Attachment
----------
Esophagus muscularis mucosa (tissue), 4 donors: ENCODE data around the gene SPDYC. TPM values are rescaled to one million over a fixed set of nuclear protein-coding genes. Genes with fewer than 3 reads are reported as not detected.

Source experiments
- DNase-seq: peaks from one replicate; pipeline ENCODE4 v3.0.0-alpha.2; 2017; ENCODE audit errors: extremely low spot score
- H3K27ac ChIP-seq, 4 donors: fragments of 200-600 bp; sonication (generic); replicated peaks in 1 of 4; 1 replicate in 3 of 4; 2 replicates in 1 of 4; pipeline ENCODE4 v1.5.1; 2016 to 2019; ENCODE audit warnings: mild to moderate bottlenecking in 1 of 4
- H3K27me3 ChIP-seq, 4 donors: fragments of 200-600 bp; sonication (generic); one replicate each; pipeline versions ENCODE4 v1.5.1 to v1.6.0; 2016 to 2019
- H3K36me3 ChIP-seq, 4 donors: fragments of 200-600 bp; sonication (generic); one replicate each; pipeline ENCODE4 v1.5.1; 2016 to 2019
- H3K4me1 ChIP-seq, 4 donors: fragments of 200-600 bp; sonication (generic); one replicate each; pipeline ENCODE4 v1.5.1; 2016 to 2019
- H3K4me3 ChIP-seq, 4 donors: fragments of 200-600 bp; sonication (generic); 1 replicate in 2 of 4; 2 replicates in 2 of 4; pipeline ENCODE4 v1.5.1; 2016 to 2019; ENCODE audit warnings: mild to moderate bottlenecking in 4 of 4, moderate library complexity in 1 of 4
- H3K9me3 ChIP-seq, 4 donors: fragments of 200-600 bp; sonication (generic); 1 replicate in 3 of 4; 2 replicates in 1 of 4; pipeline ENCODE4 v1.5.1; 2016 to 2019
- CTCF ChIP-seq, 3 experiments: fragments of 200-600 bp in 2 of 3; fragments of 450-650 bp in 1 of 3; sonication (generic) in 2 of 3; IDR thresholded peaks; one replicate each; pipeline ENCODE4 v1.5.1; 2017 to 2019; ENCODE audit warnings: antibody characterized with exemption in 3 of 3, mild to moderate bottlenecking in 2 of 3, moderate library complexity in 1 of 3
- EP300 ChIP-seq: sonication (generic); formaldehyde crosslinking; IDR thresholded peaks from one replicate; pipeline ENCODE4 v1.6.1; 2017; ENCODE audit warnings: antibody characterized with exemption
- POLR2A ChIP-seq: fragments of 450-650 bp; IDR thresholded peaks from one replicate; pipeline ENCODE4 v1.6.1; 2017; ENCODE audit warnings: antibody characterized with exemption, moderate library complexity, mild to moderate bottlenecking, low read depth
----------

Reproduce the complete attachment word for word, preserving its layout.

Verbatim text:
Esophagus muscularis mucosa (tissue), 4 donors: ENCODE data around the gene SPDYC. TPM values are rescaled to one million over a fixed set of nuclear protein-coding genes. Genes with fewer than 3 reads are reported as not detected.

Source experiments
- DNase-seq: peaks from one replicate; pipeline ENCODE4 v3.0.0-alpha.2; 2017; ENCODE audit errors: extremely low spot score
- H3K27ac ChIP-seq, 4 donors: fragments of 200-600 bp; sonication (generic); replicated peaks in 1 of 4; 1 replicate in 3 of 4; 2 replicates in 1 of 4; pipeline ENCODE4 v1.5.1; 2016 to 2019; ENCODE audit warnings: mild to moderate bottlenecking in 1 of 4
- H3K27me3 ChIP-seq, 4 donors: fragments of 200-600 bp; sonication (generic); one replicate each; pipeline versions ENCODE4 v1.5.1 to v1.6.0; 2016 to 2019
- H3K36me3 ChIP-seq, 4 donors: fragments of 200-600 bp; sonication (generic); one replicate each; pipeline ENCODE4 v1.5.1; 2016 to 2019
- H3K4me1 ChIP-seq, 4 donors: fragments of 200-600 bp; sonication (generic); one replicate each; pipeline ENCODE4 v1.5.1; 2016 to 2019
- H3K4me3 ChIP-seq, 4 donors: fragments of 200-600 bp; sonication (generic); 1 replicate in 2 of 4; 2 replicates in 2 of 4; pipeline ENCODE4 v1.5.1; 2016 to 2019; ENCODE audit warnings: mild to moderate bottlenecking in 4 of 4, moderate library complexity in 1 of 4
- H3K9me3 ChIP-seq, 4 donors: fragments of 200-600 bp; sonication (generic); 1 replicate in 3 of 4; 2 replicates in 1 of 4; pipeline ENCODE4 v1.5.1; 2016 to 2019
- CTCF ChIP-seq, 3 experiments: fragments of 200-600 bp in 2 of 3; fragments of 450-650 bp in 1 of 3; sonication (generic) in 2 of 3; IDR thresholded peaks; one replicate each; pipeline ENCODE4 v1.5.1; 2017 to 2019; ENCODE audit warnings: antibody characterized with exemption in 3 of 3, mild to moderate bottlenecking in 2 of 3, moderate library complexity in 1 of 3
- EP300 ChIP-seq: sonication (generic); formaldehyde crosslinking; IDR thresholded peaks from one replicate; pipeline ENCODE4 v1.6.1; 2017; ENCODE audit warnings: antibody characterized with exemption
- POLR2A ChIP-seq: fragments of 450-650 bp; IDR thresholded peaks from one replicate; pipeline ENCODE4 v1.6.1; 2017; ENCODE audit warnings: antibody characterized with exemption, moderate library complexity, mild to moderate bottlenecking, low read depth